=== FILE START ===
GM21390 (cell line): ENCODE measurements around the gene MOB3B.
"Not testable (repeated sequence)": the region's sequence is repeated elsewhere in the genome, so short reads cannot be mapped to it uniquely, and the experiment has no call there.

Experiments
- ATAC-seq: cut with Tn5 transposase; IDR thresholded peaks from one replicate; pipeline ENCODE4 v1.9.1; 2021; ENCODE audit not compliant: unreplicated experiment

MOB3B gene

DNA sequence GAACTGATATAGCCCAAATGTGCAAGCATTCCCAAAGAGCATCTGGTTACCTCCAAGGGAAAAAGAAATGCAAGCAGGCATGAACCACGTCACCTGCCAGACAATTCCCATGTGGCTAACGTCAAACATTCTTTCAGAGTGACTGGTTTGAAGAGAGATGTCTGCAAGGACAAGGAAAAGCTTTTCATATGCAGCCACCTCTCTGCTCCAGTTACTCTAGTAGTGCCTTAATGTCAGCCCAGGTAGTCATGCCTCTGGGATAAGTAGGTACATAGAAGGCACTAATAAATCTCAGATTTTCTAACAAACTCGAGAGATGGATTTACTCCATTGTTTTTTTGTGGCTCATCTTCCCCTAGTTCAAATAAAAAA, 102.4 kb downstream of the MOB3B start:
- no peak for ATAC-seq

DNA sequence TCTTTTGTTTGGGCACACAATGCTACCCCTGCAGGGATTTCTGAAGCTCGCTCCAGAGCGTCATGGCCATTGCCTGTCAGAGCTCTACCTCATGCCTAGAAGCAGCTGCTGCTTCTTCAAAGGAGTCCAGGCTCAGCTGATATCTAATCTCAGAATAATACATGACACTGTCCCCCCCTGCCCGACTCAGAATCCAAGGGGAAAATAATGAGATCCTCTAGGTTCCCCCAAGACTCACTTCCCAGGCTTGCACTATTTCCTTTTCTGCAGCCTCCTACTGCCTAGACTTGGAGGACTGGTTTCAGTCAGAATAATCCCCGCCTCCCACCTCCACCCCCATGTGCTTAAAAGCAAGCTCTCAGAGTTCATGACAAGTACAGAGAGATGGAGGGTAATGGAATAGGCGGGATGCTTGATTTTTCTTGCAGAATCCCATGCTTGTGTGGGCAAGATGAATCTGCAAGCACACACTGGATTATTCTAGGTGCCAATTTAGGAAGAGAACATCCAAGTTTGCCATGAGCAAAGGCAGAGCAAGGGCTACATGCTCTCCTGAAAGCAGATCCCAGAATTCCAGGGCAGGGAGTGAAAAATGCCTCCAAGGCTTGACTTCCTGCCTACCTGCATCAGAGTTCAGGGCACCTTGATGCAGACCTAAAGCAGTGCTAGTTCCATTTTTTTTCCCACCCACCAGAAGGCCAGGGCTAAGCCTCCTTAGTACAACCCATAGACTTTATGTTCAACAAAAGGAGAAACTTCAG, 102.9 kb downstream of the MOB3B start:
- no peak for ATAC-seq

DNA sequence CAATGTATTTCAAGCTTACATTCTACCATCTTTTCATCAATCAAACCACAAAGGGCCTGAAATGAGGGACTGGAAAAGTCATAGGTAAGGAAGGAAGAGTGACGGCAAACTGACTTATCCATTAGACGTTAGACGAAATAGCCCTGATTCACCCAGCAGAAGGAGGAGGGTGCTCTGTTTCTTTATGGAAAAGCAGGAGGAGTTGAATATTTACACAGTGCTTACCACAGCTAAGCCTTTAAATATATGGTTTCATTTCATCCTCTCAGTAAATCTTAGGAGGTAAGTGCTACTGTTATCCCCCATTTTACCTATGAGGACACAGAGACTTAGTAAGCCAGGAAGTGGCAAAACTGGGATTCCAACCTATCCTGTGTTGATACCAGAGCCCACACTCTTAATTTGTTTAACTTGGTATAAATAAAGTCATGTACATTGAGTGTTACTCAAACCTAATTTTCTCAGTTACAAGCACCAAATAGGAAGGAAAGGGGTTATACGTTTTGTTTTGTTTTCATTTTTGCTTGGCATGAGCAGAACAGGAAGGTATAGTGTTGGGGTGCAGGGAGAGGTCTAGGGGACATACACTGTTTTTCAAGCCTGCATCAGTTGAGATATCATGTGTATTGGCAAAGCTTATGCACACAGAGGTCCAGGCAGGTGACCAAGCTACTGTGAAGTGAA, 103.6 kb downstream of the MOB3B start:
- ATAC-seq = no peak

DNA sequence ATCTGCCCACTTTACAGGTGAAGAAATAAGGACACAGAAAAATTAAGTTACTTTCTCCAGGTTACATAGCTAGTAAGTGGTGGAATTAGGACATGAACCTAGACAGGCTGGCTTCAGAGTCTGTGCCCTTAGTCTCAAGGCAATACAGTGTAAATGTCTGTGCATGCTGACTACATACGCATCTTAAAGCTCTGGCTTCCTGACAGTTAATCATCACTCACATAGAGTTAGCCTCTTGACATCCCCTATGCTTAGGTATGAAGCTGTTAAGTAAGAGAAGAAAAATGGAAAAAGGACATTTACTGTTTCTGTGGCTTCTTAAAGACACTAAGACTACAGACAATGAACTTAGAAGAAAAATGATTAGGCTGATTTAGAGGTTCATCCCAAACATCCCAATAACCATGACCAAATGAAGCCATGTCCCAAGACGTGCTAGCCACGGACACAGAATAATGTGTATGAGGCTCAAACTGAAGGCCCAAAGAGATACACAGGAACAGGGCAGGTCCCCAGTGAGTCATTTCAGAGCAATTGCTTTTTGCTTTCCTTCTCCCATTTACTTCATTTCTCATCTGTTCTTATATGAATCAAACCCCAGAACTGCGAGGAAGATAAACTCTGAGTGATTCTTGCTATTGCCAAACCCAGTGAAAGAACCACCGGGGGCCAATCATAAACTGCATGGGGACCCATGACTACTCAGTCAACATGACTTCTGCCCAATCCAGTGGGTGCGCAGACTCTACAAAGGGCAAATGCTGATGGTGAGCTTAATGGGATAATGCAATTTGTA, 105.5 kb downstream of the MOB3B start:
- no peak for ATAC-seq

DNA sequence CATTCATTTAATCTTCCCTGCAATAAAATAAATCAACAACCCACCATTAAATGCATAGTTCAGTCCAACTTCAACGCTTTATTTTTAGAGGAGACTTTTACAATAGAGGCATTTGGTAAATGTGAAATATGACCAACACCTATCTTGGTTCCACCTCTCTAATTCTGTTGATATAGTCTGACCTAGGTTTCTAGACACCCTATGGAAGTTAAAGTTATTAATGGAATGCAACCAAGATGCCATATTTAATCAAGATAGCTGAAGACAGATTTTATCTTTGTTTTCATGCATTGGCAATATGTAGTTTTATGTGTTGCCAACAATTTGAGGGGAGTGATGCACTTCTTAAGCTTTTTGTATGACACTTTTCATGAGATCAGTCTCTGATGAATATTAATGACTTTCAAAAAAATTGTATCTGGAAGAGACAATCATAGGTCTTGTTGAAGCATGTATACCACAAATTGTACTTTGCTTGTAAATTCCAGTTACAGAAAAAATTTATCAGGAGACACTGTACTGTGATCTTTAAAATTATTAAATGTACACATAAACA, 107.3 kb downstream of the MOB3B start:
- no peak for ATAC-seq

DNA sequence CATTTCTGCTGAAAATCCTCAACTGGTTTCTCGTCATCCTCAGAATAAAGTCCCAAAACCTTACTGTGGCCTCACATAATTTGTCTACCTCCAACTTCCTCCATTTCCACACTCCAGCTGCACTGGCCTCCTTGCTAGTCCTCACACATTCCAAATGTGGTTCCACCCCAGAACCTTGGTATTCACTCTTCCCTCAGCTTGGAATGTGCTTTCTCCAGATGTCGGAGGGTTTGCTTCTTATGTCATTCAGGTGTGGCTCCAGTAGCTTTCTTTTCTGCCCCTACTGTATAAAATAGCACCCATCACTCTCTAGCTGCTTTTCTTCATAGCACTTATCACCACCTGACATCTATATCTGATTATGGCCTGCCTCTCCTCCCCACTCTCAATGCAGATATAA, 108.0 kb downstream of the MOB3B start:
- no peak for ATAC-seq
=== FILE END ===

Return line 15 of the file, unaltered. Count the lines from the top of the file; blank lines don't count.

- no peak for ATAC-seq